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Airbrush painting, not really about painting. OT

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  • Paul Alciatore
    replied
    There are many available with a wide range of prices. I put a search link in my post above but here it is again:

    https://www.google.com/search?client...q=plotter+pens

    Apparently people are still using them.

    A plotter IS a CNC pen.



    Originally posted by J Tiers View Post
    Plotter pens would be very good.

    But plotters seem to have gone the way of the dinosaur 15+ years ago. Is that stuff still even sold?

    Last edited by Paul Alciatore; 01-30-2022, 01:09 AM.

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  • oxford
    replied
    Originally posted by Dan Dubeau View Post
    Sounds like you've got a good plan. I'm looking forward to see how this pans out for you, it sounds really interesting.
    Me as well. I don’t know how far down the rabbit hole the OP is going to go with this but a cnc airbrush could get quite interesting.

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  • Dan Dubeau
    replied
    Originally posted by The Artful Bodger View Post
    Bingo dabber, ok, good for doing dabs but I do not think the sponge tip would last long drawing text?
    Ya, probably wouldn't work for all situations, but might work for large colour fills. Just thinking out loud trying to think of easy to adapt consumer grade solutions.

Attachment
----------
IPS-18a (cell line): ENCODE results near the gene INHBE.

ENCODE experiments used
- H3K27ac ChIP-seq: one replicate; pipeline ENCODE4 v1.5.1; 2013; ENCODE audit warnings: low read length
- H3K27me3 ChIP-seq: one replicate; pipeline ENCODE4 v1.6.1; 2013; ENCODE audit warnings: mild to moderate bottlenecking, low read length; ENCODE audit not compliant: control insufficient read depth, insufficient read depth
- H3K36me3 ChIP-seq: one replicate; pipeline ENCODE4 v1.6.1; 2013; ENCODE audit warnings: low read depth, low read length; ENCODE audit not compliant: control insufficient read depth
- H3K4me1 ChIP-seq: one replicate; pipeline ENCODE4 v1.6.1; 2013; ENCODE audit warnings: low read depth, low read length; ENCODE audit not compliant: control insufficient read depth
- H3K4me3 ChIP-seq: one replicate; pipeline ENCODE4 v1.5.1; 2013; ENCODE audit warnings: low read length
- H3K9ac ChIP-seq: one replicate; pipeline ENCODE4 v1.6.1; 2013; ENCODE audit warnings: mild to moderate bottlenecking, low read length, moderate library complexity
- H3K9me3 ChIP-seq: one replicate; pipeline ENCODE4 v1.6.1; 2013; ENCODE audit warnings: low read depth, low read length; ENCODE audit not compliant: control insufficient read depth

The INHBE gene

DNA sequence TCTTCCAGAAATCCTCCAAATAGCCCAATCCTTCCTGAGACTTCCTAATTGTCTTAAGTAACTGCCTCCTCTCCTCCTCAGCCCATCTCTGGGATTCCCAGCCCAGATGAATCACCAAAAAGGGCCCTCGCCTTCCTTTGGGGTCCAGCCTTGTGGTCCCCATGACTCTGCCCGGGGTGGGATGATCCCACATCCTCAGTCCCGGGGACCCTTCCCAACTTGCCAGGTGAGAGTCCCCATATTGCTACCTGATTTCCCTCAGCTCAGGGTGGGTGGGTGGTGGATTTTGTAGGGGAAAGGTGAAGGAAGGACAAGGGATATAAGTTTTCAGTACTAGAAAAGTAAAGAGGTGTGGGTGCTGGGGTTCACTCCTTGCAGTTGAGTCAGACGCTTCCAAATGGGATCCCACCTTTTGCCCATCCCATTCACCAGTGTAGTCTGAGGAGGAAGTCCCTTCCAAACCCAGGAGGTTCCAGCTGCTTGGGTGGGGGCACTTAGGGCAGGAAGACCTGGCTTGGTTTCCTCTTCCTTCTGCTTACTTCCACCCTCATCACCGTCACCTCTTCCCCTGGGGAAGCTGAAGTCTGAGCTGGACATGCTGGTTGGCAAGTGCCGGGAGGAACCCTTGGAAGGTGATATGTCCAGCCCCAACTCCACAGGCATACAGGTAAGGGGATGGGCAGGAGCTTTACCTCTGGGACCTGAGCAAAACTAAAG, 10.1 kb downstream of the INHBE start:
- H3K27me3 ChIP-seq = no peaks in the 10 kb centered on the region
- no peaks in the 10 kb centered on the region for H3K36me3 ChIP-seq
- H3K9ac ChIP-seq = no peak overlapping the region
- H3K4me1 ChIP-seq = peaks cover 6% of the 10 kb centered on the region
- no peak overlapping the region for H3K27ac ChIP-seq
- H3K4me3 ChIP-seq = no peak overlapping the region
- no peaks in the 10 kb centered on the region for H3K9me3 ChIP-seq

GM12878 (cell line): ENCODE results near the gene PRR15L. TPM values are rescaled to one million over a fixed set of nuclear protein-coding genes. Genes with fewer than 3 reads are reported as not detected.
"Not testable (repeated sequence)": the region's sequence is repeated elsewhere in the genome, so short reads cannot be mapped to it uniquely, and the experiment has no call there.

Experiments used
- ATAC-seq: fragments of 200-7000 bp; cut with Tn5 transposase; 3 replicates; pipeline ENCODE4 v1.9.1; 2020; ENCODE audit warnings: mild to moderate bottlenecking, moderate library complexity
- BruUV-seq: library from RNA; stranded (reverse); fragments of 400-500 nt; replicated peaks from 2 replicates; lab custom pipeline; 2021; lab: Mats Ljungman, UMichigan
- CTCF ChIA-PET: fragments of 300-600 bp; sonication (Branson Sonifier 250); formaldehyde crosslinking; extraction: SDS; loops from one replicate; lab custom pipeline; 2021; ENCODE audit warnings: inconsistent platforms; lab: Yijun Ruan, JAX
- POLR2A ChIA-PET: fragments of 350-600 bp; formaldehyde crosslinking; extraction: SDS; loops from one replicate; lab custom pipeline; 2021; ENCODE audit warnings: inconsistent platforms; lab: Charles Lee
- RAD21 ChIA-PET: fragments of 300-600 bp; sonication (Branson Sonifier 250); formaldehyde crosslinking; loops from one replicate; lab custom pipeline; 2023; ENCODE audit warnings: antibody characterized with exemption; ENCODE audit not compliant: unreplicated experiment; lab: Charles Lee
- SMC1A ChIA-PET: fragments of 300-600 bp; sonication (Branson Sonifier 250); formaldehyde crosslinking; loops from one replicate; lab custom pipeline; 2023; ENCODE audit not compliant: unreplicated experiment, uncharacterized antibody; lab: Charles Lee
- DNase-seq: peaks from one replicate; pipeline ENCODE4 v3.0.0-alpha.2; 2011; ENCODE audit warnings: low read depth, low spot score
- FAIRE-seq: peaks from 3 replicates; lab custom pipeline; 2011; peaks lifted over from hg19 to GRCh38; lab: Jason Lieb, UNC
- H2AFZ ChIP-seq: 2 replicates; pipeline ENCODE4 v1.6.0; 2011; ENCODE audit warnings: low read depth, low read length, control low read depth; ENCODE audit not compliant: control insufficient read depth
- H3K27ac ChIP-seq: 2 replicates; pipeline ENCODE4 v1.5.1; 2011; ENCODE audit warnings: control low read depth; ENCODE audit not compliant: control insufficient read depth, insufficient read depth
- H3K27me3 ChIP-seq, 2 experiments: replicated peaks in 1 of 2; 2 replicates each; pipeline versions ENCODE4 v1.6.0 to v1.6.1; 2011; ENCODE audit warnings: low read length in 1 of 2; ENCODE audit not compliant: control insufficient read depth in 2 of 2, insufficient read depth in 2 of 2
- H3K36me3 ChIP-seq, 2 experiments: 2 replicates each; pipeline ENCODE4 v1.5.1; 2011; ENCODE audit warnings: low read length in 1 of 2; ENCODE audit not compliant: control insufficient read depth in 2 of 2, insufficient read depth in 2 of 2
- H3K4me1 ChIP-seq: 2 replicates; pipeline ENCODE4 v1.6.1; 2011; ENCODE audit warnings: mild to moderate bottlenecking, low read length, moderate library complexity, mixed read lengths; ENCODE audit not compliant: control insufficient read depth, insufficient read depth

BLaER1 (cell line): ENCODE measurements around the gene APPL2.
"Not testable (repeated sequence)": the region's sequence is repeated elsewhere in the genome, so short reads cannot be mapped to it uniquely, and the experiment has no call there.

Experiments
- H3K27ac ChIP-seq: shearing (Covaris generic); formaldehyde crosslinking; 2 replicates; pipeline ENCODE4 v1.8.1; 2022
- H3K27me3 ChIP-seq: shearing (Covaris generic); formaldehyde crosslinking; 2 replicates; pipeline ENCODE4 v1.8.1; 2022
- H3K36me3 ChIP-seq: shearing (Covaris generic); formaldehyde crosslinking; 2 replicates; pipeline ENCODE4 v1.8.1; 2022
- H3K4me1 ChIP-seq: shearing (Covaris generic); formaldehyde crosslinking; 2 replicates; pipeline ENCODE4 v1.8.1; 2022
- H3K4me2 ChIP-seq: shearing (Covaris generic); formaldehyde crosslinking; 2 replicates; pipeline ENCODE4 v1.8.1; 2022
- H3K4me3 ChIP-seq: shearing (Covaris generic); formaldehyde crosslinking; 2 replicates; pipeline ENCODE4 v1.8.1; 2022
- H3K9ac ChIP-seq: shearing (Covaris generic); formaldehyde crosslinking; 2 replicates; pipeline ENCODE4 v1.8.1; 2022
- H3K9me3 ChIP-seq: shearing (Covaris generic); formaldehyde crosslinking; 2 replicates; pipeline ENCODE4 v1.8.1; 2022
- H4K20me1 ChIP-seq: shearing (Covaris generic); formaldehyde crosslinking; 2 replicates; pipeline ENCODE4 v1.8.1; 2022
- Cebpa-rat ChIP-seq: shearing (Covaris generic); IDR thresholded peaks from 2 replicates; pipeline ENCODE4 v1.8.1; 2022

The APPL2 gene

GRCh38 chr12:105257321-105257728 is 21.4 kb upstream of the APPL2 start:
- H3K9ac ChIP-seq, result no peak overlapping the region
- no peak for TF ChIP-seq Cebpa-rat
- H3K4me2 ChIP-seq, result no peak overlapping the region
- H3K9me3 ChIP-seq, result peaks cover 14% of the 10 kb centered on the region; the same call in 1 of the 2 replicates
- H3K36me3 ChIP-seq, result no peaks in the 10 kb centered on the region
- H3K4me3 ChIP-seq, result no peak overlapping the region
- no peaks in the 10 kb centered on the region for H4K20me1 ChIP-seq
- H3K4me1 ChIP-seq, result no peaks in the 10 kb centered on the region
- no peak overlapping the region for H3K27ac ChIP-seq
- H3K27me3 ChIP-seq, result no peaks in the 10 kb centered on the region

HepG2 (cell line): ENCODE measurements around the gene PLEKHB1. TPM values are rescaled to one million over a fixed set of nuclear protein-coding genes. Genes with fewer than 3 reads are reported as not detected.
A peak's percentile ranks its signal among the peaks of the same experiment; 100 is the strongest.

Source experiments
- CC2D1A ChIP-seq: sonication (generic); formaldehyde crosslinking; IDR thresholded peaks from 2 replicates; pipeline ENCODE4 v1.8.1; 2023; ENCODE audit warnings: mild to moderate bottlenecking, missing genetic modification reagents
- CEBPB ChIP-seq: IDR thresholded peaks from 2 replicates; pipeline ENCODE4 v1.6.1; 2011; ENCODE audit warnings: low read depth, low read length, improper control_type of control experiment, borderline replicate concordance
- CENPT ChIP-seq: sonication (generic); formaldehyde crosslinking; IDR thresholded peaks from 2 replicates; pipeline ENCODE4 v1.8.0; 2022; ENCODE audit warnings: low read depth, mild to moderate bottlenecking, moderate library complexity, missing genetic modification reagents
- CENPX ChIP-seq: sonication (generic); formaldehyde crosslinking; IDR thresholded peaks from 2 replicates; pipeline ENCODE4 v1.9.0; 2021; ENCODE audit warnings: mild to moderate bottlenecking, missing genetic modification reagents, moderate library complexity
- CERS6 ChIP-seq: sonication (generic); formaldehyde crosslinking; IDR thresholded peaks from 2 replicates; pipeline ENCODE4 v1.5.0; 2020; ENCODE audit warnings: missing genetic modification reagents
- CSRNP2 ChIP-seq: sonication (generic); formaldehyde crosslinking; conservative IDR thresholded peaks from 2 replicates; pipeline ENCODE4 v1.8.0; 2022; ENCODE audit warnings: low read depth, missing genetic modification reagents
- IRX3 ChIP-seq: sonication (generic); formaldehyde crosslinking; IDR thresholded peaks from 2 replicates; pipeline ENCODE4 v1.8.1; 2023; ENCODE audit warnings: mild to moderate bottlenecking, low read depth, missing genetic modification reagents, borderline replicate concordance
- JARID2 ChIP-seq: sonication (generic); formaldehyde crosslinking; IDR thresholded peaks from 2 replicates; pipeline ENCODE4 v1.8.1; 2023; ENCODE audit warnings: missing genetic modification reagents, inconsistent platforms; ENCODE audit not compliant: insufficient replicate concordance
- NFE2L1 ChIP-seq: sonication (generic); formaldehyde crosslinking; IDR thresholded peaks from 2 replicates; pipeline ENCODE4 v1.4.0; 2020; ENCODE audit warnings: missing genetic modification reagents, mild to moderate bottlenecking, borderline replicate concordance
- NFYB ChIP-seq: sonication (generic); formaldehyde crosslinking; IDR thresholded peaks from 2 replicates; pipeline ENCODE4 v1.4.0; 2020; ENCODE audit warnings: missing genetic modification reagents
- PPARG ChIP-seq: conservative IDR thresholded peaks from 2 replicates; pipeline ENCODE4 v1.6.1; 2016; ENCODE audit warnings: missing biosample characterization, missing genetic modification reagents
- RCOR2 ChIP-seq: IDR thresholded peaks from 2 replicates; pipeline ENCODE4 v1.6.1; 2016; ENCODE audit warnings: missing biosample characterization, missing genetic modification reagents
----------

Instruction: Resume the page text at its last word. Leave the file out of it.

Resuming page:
Originally posted by The Artful Bodger View Post
    The airbrush is a dual stage, I am fitting a servo to lift the needle and the air will be controlled by a manual valve at start and end of work. When the Z axis moves to the desired height a GCode instruction will send a signal to an Arduino which will move the needle according to the amount of travel set by a knob on the device. I have repurposed the coolant-on line to signal to the Arduino.

    Of course if I used a solenoid instead of the servo I would not need the Arduino but I would loose the ability to easily adjust the paint quantity.
    Sounds like you've got a good plan. I'm looking forward to see how this pans out for you, it sounds really interesting.

    Leave a comment:


  • J Tiers
    replied
    Plotter pens would be very good.

    But plotters seem to have gone the way of the dinosaur 15+ years ago. Is that stuff still even sold?

    Leave a comment:


  • The Artful Bodger
    replied
    Bingo dabber, ok, good for doing dabs but I do not think the sponge tip would last long drawing text?

    The airbrush is a dual stage, I am fitting a servo to lift the needle and the air will be controlled by a manual valve at start and end of work. When the Z axis moves to the desired height a GCode instruction will send a signal to an Arduino which will move the needle according to the amount of travel set by a knob on the device. I have repurposed the coolant-on line to signal to the Arduino.

    Of course if I used a solenoid instead of the servo I would not need the Arduino but I would loose the ability to easily adjust the paint quantity.

    Leave a comment:


  • Dan Dubeau
    replied
    I just thought of this, but a bingo dabber might also be a great solution. Easy to program too.

    What kind of airbrush did you get? single or dual stage? A single stage would be the easiest to control in this situation. Simply tape the trigger down and control airflow with a solenoid. Or set a "limit switch like a fixed piece of material mounted to the z stage but not ON the z slide, that triggers the airbrush when it moves to a certain z depth. Make it a depth rod that you can adjust so that it simply trigger the button when it reaches a certain depth. Or a simple limit switch mounted the same way that controls a solenoid for the airflow. No program integration required.